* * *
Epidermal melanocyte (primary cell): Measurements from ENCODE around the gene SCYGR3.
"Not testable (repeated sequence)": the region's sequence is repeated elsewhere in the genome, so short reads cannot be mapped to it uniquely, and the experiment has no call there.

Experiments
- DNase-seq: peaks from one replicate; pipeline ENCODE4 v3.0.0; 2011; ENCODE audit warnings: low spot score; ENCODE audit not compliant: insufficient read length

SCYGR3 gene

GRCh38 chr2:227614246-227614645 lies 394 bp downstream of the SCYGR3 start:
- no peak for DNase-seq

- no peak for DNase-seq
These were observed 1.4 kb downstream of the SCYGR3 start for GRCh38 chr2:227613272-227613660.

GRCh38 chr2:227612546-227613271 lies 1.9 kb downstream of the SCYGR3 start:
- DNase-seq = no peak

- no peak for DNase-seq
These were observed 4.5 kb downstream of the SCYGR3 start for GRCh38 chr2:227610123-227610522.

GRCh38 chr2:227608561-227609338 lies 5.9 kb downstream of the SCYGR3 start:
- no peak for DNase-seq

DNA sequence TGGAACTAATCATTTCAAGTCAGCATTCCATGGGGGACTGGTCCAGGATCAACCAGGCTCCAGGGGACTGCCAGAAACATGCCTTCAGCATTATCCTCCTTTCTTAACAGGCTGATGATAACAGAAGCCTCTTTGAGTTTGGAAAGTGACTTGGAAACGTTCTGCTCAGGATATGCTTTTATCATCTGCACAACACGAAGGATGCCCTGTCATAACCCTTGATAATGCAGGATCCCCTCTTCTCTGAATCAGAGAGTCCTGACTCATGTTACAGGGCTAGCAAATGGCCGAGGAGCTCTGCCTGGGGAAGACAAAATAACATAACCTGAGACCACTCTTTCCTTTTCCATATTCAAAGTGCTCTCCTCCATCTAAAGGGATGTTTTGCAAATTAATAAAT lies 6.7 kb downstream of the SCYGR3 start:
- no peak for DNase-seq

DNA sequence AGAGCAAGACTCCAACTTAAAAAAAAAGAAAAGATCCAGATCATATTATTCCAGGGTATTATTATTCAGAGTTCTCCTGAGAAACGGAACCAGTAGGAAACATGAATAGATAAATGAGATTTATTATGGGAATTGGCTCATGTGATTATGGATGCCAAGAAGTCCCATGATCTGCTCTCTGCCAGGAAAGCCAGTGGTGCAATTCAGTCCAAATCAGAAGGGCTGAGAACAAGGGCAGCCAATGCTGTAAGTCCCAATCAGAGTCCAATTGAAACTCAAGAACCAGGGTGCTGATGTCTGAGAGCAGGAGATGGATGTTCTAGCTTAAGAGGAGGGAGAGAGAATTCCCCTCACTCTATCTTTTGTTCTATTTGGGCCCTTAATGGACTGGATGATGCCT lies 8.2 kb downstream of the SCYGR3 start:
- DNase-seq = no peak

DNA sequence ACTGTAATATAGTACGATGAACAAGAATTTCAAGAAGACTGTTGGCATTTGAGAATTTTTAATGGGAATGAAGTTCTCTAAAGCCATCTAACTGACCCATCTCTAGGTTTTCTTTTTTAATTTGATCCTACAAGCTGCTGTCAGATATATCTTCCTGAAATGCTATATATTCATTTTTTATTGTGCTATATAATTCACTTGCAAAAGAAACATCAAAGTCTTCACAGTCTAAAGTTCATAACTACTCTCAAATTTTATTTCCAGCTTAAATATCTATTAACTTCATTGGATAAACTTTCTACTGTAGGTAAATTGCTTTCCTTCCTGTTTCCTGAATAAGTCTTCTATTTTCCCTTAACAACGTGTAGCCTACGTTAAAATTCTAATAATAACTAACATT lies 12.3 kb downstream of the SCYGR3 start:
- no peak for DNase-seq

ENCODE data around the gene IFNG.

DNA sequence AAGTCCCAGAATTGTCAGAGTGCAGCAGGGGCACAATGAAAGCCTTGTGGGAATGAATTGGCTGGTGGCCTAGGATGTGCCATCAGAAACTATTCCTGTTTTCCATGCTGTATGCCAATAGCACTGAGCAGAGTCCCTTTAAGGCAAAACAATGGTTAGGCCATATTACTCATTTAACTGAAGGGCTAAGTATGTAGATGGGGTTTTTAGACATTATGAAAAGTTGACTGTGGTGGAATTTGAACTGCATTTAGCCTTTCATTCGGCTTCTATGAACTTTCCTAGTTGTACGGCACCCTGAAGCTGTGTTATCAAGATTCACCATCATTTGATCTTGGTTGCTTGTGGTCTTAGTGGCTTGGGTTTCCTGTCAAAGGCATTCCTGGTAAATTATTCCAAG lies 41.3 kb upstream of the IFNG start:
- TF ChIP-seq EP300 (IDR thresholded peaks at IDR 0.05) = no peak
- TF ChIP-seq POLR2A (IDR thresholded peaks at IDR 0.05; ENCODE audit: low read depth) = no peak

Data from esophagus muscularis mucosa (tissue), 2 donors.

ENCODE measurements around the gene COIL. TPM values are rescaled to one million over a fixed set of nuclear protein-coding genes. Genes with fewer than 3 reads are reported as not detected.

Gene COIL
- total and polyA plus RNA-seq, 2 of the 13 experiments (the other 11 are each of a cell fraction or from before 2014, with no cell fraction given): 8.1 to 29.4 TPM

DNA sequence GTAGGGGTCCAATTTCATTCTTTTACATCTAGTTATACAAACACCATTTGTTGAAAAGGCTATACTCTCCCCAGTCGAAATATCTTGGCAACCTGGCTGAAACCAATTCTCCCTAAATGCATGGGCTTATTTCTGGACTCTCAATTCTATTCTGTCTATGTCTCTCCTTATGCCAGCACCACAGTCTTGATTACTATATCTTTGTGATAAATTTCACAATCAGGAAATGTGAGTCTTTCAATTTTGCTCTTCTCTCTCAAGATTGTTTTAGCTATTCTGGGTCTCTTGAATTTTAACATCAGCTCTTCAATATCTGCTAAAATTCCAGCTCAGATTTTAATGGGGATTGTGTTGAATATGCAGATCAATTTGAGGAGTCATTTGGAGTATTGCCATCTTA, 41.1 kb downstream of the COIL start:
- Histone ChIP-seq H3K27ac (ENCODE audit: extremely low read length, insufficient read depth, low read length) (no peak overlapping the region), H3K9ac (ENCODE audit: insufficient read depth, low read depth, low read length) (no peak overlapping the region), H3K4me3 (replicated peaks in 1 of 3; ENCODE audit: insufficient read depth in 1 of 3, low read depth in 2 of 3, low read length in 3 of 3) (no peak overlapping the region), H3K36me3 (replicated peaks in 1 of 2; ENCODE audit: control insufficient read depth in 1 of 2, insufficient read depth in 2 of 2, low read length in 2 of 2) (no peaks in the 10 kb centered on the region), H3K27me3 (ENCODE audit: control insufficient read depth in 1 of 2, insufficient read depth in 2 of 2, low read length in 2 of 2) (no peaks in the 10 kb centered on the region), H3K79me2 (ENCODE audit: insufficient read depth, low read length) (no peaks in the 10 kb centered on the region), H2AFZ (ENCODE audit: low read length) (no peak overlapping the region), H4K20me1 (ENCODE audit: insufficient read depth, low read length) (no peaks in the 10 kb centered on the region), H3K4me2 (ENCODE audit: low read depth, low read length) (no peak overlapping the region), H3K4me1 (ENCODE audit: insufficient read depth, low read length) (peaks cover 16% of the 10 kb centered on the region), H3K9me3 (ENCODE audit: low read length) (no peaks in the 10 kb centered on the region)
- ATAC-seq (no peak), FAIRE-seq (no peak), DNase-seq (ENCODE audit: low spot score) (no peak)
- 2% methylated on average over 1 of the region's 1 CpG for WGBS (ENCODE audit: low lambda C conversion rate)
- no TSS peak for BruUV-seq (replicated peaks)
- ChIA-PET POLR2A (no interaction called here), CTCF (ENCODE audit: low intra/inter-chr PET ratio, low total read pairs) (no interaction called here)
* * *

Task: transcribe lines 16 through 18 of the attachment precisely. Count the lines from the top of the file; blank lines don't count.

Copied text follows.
DNA sequence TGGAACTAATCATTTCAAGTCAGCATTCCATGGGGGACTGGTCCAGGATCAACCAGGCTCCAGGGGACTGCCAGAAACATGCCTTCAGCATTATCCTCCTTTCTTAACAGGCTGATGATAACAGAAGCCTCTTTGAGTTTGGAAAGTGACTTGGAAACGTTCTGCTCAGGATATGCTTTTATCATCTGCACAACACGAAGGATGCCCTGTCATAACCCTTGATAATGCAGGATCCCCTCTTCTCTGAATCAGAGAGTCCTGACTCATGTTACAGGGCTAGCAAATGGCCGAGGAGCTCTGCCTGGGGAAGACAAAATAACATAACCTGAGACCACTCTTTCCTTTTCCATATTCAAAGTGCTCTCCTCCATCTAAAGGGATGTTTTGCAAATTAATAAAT lies 6.7 kb downstream of the SCYGR3 start:
- no peak for DNase-seq

DNA sequence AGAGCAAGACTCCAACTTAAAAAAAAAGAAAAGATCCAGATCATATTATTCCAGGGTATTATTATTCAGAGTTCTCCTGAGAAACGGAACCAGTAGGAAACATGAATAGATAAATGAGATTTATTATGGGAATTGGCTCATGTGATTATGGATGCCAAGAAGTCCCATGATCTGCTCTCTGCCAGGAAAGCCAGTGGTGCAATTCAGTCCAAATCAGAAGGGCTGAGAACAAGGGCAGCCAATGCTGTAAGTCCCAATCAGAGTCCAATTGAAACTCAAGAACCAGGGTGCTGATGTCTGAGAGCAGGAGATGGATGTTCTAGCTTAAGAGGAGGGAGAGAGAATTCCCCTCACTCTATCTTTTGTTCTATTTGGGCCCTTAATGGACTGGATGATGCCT lies 8.2 kb downstream of the SCYGR3 start: